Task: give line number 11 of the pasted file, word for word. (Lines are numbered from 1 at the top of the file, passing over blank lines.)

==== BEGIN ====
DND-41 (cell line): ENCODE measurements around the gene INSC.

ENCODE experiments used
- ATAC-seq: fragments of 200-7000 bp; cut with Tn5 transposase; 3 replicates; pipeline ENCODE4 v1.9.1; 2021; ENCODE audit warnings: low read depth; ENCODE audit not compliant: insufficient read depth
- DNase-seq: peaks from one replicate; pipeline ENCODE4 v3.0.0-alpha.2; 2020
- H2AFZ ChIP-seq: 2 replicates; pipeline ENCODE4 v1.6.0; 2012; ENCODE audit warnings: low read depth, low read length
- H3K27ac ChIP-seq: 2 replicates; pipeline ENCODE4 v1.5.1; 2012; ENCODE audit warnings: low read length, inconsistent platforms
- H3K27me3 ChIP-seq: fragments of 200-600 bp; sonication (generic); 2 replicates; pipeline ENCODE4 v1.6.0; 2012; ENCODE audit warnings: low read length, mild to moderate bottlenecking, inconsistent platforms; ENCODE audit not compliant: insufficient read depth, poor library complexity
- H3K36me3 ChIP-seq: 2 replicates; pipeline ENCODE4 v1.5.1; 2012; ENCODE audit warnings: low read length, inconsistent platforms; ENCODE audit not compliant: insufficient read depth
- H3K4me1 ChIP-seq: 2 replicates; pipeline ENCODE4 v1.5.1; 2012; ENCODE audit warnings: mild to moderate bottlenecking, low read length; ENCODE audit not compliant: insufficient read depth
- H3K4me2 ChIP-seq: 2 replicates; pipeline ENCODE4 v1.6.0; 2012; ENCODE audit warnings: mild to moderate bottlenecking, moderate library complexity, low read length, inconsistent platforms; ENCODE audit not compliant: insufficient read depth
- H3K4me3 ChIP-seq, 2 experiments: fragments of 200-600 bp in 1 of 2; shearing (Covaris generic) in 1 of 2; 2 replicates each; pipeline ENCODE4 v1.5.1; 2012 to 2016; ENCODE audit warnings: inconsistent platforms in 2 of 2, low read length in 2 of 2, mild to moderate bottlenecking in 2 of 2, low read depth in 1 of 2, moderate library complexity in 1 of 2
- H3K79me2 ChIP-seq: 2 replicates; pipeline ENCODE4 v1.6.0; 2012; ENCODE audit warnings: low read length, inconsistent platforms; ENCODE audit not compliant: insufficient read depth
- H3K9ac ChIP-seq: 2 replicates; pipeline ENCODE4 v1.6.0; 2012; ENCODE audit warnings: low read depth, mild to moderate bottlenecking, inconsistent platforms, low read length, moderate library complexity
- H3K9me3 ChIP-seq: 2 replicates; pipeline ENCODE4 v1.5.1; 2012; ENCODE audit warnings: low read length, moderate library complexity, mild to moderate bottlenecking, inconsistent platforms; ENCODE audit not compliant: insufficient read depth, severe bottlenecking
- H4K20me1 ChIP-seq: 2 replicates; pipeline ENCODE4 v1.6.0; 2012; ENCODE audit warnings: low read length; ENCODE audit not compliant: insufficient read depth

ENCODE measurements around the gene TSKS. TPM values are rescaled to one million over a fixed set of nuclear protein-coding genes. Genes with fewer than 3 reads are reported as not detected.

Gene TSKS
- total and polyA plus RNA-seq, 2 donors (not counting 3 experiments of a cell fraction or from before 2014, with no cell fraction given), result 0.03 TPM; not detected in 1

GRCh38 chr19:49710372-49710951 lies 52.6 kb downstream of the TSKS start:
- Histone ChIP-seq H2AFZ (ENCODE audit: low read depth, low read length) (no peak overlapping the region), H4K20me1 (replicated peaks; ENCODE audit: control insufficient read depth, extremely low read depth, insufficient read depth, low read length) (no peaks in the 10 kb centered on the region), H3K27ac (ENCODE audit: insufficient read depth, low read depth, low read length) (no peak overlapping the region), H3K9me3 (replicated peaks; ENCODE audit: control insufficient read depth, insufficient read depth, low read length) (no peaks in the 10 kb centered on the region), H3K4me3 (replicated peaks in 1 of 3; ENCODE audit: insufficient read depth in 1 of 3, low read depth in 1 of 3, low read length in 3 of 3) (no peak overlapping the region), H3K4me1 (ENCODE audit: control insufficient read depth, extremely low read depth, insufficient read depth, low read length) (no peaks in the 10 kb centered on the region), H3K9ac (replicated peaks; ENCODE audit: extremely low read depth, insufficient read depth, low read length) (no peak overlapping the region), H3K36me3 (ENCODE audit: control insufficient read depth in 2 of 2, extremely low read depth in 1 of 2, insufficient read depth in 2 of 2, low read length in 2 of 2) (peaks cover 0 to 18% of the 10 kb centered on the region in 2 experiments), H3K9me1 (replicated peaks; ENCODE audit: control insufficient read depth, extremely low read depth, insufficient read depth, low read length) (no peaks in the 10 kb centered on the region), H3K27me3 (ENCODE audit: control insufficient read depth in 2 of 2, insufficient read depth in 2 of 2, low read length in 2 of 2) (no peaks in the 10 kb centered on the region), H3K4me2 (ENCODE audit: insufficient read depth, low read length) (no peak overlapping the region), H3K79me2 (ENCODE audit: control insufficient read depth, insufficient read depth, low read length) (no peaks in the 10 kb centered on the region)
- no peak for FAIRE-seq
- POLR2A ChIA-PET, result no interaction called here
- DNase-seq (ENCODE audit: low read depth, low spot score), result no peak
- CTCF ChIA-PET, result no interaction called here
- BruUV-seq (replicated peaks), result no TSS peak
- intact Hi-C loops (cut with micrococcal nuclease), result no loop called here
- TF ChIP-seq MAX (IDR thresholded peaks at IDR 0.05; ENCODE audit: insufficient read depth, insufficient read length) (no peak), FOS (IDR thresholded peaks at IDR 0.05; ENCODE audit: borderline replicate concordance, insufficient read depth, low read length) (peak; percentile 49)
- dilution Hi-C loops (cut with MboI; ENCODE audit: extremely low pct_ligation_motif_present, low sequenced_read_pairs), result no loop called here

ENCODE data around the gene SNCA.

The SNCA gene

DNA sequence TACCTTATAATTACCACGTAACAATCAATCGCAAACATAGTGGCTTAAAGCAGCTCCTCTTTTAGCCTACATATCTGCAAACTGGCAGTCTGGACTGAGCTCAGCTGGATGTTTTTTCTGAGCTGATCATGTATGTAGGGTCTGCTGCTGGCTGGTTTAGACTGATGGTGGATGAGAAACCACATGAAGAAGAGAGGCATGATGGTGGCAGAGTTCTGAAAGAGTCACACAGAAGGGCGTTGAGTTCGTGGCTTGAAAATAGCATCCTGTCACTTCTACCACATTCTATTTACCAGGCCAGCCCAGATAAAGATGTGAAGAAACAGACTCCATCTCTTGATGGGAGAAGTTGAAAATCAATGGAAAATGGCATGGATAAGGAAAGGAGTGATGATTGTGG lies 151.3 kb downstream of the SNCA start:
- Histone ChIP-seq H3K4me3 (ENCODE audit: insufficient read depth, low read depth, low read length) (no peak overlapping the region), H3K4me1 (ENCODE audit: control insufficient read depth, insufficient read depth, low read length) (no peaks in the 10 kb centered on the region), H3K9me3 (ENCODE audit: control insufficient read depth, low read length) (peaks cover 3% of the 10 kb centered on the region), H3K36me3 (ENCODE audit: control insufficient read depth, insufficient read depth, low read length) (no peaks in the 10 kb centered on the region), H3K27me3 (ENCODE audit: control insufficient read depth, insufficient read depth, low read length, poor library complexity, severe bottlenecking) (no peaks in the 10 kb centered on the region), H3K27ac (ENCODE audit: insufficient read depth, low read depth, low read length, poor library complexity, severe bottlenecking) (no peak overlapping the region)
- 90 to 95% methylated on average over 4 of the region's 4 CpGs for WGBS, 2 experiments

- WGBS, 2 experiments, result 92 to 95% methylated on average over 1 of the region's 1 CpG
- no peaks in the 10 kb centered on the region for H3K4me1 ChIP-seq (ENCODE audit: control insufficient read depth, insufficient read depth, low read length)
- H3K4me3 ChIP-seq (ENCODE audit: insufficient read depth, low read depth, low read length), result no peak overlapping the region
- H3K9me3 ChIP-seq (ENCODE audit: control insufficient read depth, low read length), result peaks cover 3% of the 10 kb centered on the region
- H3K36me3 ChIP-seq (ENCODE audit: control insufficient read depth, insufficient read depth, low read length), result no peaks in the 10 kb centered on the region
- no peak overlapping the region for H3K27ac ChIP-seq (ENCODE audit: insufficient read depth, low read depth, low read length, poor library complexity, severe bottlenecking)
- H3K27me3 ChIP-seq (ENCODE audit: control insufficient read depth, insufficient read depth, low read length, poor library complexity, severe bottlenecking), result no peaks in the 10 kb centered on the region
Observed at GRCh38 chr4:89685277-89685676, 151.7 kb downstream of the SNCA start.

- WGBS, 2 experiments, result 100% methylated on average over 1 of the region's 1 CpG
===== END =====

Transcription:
- H3K4me3 ChIP-seq, 2 experiments: fragments of 200-600 bp in 1 of 2; shearing (Covaris generic) in 1 of 2; 2 replicates each; pipeline ENCODE4 v1.5.1; 2012 to 2016; ENCODE audit warnings: inconsistent platforms in 2 of 2, low read length in 2 of 2, mild to moderate bottlenecking in 2 of 2, low read depth in 1 of 2, moderate library complexity in 1 of 2